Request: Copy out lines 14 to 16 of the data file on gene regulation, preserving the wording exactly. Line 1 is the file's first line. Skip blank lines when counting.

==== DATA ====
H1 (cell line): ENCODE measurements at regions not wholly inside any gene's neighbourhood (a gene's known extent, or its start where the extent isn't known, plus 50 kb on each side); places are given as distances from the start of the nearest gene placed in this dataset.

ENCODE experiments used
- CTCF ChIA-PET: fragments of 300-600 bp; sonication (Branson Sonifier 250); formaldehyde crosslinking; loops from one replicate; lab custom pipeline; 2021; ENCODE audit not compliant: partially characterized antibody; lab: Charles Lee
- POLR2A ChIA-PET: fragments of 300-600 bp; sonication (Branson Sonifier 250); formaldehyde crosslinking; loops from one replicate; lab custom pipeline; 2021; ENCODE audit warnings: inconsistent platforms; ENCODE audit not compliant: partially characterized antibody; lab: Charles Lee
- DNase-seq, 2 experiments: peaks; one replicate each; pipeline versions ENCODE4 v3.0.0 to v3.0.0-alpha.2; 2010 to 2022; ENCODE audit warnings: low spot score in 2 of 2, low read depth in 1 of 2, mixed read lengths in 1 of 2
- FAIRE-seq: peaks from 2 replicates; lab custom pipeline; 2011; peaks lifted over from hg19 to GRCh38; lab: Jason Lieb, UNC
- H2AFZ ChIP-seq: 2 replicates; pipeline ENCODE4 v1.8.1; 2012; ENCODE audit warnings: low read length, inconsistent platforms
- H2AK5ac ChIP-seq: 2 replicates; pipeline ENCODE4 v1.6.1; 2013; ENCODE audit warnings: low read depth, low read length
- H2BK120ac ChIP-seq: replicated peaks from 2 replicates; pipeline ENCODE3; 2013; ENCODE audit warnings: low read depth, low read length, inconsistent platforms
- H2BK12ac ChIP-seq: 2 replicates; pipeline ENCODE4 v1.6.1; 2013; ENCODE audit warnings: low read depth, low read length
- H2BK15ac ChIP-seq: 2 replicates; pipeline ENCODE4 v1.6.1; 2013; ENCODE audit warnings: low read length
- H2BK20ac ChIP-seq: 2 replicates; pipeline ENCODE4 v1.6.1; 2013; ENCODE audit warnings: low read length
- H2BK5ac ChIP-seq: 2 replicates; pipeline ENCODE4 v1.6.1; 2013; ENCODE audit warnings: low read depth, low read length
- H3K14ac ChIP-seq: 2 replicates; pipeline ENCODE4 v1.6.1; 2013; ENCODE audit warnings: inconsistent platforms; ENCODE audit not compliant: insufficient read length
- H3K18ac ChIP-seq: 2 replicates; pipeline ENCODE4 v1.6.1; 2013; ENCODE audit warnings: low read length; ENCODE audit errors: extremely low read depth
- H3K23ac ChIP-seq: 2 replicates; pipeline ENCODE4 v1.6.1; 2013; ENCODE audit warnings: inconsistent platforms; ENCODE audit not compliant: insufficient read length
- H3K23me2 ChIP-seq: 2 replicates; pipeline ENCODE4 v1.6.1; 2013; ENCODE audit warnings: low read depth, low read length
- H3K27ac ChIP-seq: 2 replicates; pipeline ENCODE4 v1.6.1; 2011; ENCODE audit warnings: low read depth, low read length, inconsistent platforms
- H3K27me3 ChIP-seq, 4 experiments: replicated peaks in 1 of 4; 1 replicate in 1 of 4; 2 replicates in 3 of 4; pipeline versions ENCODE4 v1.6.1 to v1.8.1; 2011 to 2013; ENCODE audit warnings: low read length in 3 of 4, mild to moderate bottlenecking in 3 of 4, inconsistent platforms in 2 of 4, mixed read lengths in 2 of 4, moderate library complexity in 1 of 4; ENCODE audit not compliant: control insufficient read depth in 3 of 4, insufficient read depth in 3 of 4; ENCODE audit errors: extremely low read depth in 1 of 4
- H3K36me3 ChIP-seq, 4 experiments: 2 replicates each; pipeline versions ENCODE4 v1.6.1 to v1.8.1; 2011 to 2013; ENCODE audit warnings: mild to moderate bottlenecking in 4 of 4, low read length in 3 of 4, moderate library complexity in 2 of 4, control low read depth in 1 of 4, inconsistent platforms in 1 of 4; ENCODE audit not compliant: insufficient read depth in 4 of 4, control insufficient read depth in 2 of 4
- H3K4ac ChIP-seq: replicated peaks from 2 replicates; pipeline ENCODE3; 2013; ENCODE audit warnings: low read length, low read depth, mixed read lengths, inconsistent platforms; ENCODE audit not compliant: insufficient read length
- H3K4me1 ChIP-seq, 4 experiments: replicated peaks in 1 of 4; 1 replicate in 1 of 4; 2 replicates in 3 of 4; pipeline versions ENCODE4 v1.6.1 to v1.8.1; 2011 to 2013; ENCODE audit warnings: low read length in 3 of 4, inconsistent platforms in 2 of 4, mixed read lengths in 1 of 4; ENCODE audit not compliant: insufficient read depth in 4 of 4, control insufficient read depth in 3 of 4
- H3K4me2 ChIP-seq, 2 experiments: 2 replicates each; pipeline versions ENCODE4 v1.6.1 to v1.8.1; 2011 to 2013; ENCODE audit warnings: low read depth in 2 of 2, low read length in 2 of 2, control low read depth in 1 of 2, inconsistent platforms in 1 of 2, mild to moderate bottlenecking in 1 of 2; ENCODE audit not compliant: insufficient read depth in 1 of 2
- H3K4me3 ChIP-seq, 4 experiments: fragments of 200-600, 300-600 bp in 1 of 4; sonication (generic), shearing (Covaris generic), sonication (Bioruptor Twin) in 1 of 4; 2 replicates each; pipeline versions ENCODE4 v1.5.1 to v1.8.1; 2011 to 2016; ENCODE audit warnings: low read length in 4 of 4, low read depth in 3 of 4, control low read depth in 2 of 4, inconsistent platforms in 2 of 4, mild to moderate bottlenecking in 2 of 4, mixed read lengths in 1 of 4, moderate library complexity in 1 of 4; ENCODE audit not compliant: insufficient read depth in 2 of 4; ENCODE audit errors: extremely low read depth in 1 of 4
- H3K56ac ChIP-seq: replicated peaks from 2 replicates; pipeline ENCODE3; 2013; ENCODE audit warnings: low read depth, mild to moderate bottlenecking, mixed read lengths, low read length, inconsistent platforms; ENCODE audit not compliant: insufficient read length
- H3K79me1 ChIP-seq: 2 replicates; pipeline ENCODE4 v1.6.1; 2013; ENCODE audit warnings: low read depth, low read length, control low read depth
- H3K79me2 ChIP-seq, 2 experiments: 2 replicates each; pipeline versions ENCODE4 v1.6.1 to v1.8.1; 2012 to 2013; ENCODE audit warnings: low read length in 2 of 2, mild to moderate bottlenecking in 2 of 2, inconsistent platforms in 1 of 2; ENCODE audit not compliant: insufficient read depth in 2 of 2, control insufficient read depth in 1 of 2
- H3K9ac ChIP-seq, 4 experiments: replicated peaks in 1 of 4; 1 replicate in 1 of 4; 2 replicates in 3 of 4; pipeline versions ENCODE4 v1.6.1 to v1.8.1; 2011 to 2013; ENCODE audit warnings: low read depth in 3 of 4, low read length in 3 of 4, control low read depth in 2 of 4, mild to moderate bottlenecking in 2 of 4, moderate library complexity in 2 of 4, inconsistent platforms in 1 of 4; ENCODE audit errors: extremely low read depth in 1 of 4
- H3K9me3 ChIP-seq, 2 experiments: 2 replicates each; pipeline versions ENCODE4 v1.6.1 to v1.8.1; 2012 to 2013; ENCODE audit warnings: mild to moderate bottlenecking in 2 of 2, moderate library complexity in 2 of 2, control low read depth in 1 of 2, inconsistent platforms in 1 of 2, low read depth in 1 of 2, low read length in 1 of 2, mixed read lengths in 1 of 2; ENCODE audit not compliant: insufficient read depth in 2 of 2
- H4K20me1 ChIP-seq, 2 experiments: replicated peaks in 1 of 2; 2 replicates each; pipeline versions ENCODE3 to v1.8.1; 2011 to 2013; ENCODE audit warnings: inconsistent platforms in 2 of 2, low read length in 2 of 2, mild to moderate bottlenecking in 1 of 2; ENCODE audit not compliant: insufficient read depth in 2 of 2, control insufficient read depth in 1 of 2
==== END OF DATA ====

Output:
- H3K14ac ChIP-seq: 2 replicates; pipeline ENCODE4 v1.6.1; 2013; ENCODE audit warnings: inconsistent platforms; ENCODE audit not compliant: insufficient read length
- H3K18ac ChIP-seq: 2 replicates; pipeline ENCODE4 v1.6.1; 2013; ENCODE audit warnings: low read length; ENCODE audit errors: extremely low read depth
- H3K23ac ChIP-seq: 2 replicates; pipeline ENCODE4 v1.6.1; 2013; ENCODE audit warnings: inconsistent platforms; ENCODE audit not compliant: insufficient read length